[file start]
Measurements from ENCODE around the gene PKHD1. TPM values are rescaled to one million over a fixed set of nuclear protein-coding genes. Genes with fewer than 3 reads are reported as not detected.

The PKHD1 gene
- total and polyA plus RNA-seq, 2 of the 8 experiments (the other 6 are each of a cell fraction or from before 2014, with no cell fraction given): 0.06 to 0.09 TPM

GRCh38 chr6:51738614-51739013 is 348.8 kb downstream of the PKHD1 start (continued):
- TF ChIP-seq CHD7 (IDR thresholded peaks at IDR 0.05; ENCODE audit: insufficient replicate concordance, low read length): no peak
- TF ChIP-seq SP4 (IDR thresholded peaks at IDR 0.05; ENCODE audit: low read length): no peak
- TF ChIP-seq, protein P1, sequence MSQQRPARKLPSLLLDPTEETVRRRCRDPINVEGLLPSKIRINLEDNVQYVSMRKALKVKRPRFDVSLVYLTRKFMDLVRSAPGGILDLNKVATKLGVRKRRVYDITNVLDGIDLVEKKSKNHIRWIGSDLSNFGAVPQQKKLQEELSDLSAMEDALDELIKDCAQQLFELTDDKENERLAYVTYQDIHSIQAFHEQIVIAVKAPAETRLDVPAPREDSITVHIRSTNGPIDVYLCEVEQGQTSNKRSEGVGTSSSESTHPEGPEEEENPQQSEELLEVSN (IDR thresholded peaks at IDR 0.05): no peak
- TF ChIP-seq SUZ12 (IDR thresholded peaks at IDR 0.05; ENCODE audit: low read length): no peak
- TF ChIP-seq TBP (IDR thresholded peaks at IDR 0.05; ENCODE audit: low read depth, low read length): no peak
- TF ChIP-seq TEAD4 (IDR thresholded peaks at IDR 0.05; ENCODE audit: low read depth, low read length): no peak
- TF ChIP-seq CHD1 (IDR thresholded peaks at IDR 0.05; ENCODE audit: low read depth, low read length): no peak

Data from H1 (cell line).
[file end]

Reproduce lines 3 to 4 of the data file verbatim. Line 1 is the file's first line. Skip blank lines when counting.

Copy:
- total and polyA plus RNA-seq, 2 of the 8 experiments (the other 6 are each of a cell fraction or from before 2014, with no cell fraction given): 0.06 to 0.09 TPM

GRCh38 chr6:51738614-51739013 is 348.8 kb downstream of the PKHD1 start (continued):